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Seder at the Parish

Don Gaetano Tantalo (Italy)

Don Tantalo's calculation to determine the date of Passover Don Gaetano Tantalo Don Tantalo with the Pacifici and Orvieto families (before the war) Postcard Don Tantalo sent to the survivors with a Hebrew quote from the Psalms, October 1946, marking "the end of the Nuremberg Trials" Tree of Don Gaetano Tantalo, Yad Vashem

A small piece of paper with hand written numbers displayed in the Yad Vashem Museum of Holocaust History tells the extraordinary story of the celebration of Passover at the home of an Italian parish priest during the German occupation of Italy in 1944. It is the page on which Don Tantalo did his calculation to determine the exact date of Passover. He not only saved seven Jews from deportation and murder, but manifested deep respect for their religious identity and went out of his way to enable them to perform the Jewish rituals

Don Gaetano Tantalo of Tagliacozzo Alto, Italy, not only hid seven members of the Orvieto and Pacifici families, but went out of his way to enable them to perform the Jewish rituals.

Don Gaetano Tantalo, born in 1905, in Villavallelonga, L’Aquila province, met the members of the Orvieto and Pacifici families, in Magliano dei Marsi (L’Aquila) in August 1940. They were at a summer resort where the families usually vacationed, and they developed friendly relations with the local inhabitants, including the local priest. The latter introduced them to his friend, Don Gaetano Tantalo, the priest in the Church of St. Pietro in Tagliacozzo Alto. They met him again in the summer of 1941, and in 1942. Enrico Orvieto and Tantalo became friends. Life changed after the Italian surrender on September 8, 1943, and the Orvieto-Pacifici families escaped to Magliano dei Marsi. When they did not feel safe there any longer, they moved to a neighboring village, Poggio Filippo. This was just 12 hours before the German troops entered the area, establishing their headquarters at the former house of the two Jewish families in Magliano de Marsi. Thus, it also seemed risky to remain in Poggio Filippo. Enrico therefore decided to seek the help of his friend, Don Tantalo in Tagliacozzo Alto. When he arrived, however, his friend was not there, and he turned to Don Tantalo’s sister, Domenica, and her husband, Adolfo d’Angelo, who put him up overnight. The next day Tantalo returned, and was pleased to find his friend with his family. He offered to shelter the Orvieto-Pacifici families – including Mario Pacifici, his wife, Gilda Borghi Pacifici, Enrico Orvieto, Giuditta Orvieto, and their children Gualtiero, Giuliano, and Natan Orvieto – at the parish house, despite the danger. Tantalo introduced them to his neighbors as relatives. During the nine months they were harbored in the church Tantalo exhibited genuine friendship. As a devout Catholic, he was also sensitive to their religious requirements. He supplied them with Bibles; greeted them with “Shabbat Shalom” every Friday evening; and helped them determine the dates of the Jewish holidays, especially Passover, according to the Jewish calendar. For the Seder, he supplied them with brand new dishes and helped organize all the necessary ingredients. A small piece of baked matzah (unleavened bread) from that auspicious Passover remained hidden among his belongings. In July 1944, the Orvieto-Pacifici families left the Church of St. Pietro, in Tagliacozzo Alto, and returned to Rome. They remained in close contacts with their rescuer. When Father Tantalo suffered from lung disease, Giuditta Orvieto helped him get the best medical care. He died in 1947.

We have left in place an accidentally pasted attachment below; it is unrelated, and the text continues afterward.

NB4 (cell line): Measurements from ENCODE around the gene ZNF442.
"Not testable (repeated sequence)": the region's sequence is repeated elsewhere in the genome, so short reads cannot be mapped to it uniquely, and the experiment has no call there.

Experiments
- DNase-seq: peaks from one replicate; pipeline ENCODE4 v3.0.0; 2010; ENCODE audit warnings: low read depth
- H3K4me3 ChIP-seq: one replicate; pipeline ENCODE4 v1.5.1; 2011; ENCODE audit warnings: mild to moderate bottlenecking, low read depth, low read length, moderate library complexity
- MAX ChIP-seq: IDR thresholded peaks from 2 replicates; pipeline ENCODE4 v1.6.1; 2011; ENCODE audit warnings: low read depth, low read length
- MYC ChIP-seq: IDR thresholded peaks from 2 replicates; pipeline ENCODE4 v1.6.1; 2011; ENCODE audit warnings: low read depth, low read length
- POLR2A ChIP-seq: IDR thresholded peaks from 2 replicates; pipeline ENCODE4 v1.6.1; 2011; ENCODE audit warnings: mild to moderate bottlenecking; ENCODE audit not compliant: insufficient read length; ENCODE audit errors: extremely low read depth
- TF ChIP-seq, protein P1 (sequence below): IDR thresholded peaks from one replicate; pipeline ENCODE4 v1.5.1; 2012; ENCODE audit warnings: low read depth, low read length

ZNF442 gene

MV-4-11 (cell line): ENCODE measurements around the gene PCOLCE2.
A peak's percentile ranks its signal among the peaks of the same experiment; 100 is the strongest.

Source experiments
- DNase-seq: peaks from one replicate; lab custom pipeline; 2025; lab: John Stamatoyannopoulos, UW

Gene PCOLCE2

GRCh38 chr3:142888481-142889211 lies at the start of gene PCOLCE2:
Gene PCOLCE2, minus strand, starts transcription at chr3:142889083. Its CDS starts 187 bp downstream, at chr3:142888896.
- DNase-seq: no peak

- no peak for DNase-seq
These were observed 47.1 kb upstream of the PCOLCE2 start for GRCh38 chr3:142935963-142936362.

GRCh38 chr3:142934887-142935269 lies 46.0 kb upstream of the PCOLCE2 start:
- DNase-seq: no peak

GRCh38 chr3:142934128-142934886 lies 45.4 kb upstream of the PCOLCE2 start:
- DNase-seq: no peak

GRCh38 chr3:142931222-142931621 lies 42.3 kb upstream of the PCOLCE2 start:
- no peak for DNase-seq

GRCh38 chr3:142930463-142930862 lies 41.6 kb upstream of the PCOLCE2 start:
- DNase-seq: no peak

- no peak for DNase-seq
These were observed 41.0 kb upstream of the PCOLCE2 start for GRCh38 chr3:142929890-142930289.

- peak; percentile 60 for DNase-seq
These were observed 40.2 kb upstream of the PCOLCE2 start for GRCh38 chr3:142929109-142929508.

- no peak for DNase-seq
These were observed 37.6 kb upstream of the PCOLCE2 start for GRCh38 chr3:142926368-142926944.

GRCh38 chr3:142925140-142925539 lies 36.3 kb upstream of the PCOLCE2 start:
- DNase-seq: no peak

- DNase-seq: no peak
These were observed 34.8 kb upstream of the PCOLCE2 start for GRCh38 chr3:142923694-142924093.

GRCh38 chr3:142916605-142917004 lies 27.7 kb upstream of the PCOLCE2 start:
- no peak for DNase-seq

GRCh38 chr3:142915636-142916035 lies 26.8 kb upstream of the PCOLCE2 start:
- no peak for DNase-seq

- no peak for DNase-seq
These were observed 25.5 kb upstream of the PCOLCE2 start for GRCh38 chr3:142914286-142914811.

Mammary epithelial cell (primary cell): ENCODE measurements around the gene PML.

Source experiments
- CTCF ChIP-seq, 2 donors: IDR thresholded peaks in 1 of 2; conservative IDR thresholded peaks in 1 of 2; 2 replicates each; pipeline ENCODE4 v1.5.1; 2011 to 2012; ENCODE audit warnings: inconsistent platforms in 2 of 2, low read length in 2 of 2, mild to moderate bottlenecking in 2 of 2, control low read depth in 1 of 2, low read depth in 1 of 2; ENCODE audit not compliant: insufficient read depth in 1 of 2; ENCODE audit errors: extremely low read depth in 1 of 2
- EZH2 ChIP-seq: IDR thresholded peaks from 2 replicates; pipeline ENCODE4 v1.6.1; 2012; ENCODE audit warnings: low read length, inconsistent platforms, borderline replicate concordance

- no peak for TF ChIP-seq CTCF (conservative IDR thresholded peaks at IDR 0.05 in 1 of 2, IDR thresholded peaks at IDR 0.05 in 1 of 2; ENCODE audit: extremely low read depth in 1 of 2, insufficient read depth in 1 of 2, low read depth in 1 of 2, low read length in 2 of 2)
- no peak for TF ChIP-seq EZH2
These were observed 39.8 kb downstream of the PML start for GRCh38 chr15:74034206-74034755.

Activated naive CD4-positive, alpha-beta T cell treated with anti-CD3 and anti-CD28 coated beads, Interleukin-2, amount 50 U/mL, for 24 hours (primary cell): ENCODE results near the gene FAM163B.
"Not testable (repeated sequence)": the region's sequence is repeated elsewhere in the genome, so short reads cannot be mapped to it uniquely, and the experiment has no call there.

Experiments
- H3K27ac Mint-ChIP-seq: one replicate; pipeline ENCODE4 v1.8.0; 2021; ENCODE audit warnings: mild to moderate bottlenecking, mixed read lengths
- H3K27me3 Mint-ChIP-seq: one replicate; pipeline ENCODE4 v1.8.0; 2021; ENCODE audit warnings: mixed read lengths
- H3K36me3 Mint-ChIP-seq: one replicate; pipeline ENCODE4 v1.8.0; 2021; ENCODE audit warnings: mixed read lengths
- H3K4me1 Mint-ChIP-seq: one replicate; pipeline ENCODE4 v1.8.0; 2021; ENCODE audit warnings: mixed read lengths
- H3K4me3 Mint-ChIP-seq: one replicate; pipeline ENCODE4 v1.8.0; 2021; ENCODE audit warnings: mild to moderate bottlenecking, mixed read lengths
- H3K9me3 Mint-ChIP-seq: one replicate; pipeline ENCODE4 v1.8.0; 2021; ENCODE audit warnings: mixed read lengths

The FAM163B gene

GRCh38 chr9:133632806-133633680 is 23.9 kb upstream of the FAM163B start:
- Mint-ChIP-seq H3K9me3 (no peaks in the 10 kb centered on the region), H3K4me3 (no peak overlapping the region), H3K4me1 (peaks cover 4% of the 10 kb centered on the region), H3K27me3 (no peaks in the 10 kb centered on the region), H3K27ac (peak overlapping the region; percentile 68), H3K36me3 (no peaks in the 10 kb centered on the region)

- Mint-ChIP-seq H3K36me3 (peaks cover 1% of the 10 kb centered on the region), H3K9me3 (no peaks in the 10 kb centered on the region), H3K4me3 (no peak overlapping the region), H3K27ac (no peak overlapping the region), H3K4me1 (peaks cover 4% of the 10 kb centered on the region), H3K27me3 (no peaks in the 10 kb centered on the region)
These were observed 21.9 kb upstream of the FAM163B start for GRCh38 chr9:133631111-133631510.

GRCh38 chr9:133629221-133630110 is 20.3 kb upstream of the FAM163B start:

Gaetano Mealo wrote a book about Don Gaetano Tantalo: Un Testimone. Don Gaetano Tantalo (1969).

On May 31, 1978, Yad Vashem recognized Don Gaetano Tantalo as Righteous Among the Nations.